I missed their September debut, but eagerly tucked into a smoked beef brisket sandwich with bacon jam on October 23rd. Here, tender shreds of sultry, smoky beef lounged with tangy bacon jam that whispered of maple and onions. The bun itself needs a bit of work - perhaps something a bit crustier? A cheese-stuffed jalapeno pepper added a flash of heat. Sides, which included fries and baked beans, were perfect partners. I'm not even a fan of baked beans, but these were toothsome and spicy. I thought I was full and intended to save the fries for later. I must confess that they did not survive the drive home. They were well-textured and delicious, even ice cold.

Dessert presented a pumpkin ginger whoopie pie from the well-crafted kitchen of Bluebird Cakes. Whoopie pies superficially resemble oversized oreo cookies, but the similarities end there. There is simply no comparison between a homemade, lofty, creamy creation and a rock-hard, preservative-laden store-bought slab of flour and shortening. This whoopie pie handily captured the autumnal flavours of pumpkin and warm spices, and carried a smooth but not overly rich cream cheese filling. I would get out of bed at 3 a.m. for those things. I eagerly await the next pop-up kitchen. Dare I say that I shall pop in?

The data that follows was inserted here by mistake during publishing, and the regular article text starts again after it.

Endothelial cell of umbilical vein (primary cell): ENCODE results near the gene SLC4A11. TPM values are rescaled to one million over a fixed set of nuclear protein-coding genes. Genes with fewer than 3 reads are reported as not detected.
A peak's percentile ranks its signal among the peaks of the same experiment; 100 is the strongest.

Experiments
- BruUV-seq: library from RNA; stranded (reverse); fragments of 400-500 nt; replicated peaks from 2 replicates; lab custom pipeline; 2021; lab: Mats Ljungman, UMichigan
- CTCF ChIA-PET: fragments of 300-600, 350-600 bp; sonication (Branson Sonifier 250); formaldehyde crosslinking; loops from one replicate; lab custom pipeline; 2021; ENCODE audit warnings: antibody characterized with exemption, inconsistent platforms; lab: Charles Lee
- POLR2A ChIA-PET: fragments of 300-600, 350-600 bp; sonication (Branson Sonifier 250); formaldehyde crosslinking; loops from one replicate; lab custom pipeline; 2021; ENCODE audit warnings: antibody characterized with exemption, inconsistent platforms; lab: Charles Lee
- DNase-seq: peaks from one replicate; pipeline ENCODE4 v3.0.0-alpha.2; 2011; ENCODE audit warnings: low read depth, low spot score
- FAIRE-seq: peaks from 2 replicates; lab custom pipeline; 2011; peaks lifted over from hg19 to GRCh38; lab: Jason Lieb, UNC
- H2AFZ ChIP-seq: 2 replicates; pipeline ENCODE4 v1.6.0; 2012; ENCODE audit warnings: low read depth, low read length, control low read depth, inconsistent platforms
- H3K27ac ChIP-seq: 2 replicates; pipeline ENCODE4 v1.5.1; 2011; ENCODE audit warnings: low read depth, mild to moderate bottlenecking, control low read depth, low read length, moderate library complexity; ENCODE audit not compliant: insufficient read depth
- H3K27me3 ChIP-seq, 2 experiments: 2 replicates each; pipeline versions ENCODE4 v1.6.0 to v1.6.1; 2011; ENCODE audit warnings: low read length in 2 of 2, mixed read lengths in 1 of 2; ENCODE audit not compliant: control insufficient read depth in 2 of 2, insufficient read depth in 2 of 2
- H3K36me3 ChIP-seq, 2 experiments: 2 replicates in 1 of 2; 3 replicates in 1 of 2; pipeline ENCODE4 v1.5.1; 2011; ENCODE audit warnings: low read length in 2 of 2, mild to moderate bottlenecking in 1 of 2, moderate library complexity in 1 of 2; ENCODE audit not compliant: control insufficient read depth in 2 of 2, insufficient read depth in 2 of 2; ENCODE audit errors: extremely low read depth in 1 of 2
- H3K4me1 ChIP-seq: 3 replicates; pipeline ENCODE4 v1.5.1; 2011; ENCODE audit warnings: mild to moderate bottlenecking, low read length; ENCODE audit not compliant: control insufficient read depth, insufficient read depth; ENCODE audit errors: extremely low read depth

Sunday, 23 October 2011

The Marc - Baby, One More Time

What is it about the road to hell being paved with good intentions? I intend to revisit so many places, but finding time has become like trying to rescue a strip of bacon from a pack of hungry coyotes. I've intended to visit The Marc for months. My initial visit was in April and, following that, I intended to spend time on their patio. Summer flashed past and replaced patio weather with scarves and fallen leaves.

I finally, finally, returned to discover a new menu that retained some treats (helloooo beignets) from my initial visit. I dive into a Basque seafood stew that arrives cozily contained in its own miniature pot. The delicate, transparent broth boasts mussels, prawns, fish and a few veggies. It is uncomplicated and genuinely showcases the clean flavours of the sea. A glass of pinot grigio is an obvious partner.